"OPTICS: Viscous entrainment builds nanoscale optics"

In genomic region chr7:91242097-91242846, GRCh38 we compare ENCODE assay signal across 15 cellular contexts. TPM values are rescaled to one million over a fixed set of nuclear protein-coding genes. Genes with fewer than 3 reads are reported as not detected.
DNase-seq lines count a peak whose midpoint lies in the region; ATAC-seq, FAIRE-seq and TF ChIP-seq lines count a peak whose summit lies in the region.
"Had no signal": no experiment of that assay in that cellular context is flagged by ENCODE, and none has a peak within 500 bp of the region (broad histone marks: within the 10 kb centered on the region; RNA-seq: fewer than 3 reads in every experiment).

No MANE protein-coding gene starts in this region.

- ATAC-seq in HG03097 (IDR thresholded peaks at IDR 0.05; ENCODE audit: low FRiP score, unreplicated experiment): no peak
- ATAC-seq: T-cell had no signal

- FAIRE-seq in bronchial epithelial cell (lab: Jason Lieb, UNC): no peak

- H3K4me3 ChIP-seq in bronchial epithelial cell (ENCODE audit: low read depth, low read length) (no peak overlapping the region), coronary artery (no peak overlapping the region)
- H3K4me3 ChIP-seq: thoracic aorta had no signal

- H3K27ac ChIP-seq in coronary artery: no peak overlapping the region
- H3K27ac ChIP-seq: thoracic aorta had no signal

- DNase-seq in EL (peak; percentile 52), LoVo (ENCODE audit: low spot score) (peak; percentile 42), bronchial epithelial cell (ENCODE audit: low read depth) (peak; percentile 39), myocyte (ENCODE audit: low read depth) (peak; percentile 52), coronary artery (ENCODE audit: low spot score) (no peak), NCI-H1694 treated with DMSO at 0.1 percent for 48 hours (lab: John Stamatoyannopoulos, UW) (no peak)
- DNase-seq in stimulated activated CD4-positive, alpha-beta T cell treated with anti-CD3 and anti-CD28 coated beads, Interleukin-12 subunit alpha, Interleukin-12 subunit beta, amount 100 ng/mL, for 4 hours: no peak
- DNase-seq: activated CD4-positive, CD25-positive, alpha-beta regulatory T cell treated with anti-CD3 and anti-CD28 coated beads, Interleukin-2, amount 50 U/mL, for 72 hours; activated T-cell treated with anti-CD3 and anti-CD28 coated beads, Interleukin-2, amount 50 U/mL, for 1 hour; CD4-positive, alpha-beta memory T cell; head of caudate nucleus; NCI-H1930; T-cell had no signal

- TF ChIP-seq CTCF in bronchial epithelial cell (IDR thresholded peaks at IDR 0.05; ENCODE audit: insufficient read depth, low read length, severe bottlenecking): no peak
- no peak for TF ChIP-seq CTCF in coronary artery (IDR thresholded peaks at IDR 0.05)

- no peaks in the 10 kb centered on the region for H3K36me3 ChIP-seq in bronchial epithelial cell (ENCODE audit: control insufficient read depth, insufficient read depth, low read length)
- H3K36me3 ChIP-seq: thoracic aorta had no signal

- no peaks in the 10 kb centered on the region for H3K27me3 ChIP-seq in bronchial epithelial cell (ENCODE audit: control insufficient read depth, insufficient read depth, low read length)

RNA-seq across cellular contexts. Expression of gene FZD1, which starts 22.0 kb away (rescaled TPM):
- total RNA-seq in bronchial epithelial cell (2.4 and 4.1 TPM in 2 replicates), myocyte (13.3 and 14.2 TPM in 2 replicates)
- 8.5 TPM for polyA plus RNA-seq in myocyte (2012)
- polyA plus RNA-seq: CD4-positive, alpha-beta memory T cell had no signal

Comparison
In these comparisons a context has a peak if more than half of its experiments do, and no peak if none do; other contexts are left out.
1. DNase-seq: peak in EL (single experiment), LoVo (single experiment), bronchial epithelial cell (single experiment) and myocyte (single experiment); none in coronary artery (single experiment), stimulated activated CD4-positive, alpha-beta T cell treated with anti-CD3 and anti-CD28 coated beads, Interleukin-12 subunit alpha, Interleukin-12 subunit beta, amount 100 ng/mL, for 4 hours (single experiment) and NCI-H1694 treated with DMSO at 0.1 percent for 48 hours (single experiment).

The extrusion techniques currently used to manufacture thin optical fibers require an aperture of the same diameter as the created cable, but physicists at the University of Chicago believe they have found a better way. With careful process controls that entrain a viscous liquid, a fiber of any nanoscale size can be manufactured without the need to extrude it through a like-sized aperture, the researchers claim. Both hollow and compound optical fibers can be made in a single step, instead of the two steps necessary today. "Entrainment enables a nonviscous liquid to flow through an aperture into a viscous liquid and pull along some of the viscous material to make a long, thin fiber that is smaller than the aperture," said Wendy Zhang, assistant professor of physics at the University of Chicago. "We believe that with careful control of the processing, you can use viscous entrainment to create [either] submicron hollow waveguides or compound fibers with a core that would have a different index of refraction." By adjusting the speed, pressure and viscosity of such a flow, its diameter can be shrunk without limit.